From the Spoon to the City
Milan's Studio BBPR
Studio BBPR was founded in 1932 in Milan by architects Barbiano di Belgiojso, Enrico Peressutti, Gian Luihi Banfi and Ernesto Nathan Rogers and played a major role in the postwar shift away from Italian Rationalism and toward what Rogers (who served as editor of both Domus and Casabella) termed "continuity" in design and architecture.
Rogers is famous for his adage: Dal cucchiaio alla città ("From the spoon to the city"), which references how Milanese architects approached design with continuità, instilling both the smallest and most grand of projects with the weight of that which came before and a regard for present reality. Throughout its five-decade existence, Studio BBPR designed everything from towns to desks, bringing to each project a sensitivity for historicism and specificity toward place and the feeling place evokes.
Studio BBPR's Torre Velasca in Milan, completed in 1958, is regarded as their most significant work; in a defiant act against the prevailing tide of International Style, the fortress-like skyscraper references medieval Lombardi architecture, while still utilizing modern concepts of space and prefiguring mid-century Brutalism. The building remains divisive, with some celebrating its strange and reverent dialogue with the gothic cathedrals surrounding it, and others finding it imposing and harsh. Readily-pleasing aesthetics were less interesting to Studio BBPR than the novel philosophical conversations they could create with their designs. This can also be said of the furniture they designed, which combined industrial materials and impenetrable-looking forms with an earnest beauty, arising from Studio BBPR's evident love of functionality.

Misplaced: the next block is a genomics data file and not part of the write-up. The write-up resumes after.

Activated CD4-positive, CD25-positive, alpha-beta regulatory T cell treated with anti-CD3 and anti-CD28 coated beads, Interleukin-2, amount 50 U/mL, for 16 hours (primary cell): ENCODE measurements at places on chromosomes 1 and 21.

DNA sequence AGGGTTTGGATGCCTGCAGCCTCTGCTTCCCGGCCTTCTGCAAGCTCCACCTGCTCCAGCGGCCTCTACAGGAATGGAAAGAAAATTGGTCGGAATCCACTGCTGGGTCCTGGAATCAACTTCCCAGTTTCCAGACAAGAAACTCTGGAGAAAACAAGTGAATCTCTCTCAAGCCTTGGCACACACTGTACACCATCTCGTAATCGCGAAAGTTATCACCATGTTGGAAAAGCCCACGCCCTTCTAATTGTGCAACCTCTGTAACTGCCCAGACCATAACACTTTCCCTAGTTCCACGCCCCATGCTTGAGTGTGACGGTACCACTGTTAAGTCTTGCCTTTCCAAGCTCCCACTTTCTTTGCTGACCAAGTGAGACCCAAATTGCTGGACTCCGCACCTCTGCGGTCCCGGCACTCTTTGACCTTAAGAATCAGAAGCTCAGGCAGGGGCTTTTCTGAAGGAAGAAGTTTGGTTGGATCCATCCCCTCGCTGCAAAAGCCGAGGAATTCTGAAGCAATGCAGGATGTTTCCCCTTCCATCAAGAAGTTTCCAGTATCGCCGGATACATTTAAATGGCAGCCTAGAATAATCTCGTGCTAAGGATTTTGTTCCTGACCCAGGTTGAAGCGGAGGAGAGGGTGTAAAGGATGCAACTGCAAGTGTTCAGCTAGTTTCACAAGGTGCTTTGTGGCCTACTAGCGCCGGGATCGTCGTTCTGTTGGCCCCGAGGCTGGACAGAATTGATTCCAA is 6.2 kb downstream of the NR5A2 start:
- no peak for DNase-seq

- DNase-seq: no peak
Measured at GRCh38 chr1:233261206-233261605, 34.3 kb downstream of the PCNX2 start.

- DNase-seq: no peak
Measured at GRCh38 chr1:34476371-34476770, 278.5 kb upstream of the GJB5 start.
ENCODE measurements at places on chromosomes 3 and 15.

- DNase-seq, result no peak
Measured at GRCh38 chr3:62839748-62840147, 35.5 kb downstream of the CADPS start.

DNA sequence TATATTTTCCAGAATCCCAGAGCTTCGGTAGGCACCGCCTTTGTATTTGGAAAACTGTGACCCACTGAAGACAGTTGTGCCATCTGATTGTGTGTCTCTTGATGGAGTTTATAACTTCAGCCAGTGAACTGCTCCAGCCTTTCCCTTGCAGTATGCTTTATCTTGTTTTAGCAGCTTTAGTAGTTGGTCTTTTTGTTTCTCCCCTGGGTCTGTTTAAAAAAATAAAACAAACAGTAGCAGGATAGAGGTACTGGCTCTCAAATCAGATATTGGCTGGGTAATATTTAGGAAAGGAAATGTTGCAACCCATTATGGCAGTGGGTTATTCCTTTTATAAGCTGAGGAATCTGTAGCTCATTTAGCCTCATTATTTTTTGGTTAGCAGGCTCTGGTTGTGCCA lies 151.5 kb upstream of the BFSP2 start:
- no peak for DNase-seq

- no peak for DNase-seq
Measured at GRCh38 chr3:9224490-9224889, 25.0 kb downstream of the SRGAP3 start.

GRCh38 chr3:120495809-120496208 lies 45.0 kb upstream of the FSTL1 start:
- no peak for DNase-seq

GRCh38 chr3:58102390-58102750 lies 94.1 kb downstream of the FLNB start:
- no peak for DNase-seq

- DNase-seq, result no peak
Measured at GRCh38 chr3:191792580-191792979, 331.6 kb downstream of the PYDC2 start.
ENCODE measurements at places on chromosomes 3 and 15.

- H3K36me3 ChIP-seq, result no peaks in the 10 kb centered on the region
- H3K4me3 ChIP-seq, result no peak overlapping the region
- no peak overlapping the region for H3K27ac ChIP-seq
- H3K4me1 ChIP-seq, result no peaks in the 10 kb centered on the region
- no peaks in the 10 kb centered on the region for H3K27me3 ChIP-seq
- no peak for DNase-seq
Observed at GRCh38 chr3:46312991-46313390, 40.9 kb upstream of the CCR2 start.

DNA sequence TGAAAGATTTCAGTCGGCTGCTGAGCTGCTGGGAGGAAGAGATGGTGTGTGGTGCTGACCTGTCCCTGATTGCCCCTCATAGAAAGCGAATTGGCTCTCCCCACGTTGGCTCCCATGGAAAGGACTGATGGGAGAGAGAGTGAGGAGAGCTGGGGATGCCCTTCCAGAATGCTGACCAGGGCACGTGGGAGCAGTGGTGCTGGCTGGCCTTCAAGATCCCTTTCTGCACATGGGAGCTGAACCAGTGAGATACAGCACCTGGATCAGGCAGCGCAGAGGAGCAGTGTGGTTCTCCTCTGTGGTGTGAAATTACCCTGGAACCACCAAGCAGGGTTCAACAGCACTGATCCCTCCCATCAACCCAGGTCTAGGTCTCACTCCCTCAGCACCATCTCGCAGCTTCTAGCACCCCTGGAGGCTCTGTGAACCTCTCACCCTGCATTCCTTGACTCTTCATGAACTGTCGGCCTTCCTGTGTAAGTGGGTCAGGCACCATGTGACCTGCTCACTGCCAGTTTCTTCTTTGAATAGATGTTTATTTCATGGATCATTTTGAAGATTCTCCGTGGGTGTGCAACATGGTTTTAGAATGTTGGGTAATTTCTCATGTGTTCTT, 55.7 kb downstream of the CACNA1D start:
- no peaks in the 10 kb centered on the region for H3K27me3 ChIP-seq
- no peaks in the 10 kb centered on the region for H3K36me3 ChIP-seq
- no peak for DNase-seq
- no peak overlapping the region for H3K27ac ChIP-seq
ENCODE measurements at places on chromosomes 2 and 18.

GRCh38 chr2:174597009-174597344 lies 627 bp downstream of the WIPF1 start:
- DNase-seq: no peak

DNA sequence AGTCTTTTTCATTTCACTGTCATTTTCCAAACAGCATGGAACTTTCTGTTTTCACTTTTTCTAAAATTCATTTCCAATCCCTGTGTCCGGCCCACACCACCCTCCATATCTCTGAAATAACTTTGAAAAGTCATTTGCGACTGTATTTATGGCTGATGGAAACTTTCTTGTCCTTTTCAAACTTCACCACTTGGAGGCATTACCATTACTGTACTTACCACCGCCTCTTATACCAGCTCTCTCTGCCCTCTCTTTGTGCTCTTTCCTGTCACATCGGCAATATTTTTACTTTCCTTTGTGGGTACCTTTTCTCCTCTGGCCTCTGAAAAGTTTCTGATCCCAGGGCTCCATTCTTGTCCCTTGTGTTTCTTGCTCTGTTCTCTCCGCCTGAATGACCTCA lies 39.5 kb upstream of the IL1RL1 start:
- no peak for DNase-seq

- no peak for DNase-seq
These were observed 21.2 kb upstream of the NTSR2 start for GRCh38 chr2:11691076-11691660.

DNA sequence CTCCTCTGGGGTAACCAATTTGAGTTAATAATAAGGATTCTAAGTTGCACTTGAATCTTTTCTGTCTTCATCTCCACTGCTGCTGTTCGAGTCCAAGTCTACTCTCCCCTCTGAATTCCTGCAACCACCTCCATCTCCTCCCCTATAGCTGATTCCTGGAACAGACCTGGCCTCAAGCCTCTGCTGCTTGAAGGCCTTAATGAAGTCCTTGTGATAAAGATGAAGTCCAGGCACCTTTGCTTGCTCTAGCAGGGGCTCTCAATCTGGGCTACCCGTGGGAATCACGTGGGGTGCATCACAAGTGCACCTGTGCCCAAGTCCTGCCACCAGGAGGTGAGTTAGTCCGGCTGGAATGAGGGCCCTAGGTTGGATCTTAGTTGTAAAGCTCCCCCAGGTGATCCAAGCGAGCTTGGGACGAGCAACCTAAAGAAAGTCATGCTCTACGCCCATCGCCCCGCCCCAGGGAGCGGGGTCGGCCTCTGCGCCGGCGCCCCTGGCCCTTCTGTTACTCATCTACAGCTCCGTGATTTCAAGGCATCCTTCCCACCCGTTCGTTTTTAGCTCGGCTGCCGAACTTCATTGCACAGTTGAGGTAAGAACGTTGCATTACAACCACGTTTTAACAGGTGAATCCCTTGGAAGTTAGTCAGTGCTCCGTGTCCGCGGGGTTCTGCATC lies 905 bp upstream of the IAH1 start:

The Spazio line of modular office furniture Studio BBPR designed for Olivetti in the 1960s is perhaps the most accessible remainder of the firm's legacy and influence—the only way to interact with their revolutionary ethos directly, aside from visiting one of their buildings. The Olivetti ad below touts the desk's unusual and adjustable feet as "a point of stability and strength, a concrete image of functionality"; a small but meaningful marker of Studio BBPR's belief that design should be fundamentally grounded in the environment from which it arises and will serve.
Whoever sees things in the present sees all that has been ever since the origin of the times and what will be for all eternity...what does not have authenticity and foundations in tradition is not truly modern.
Ernesto Nathan Rogers of Studio BBPR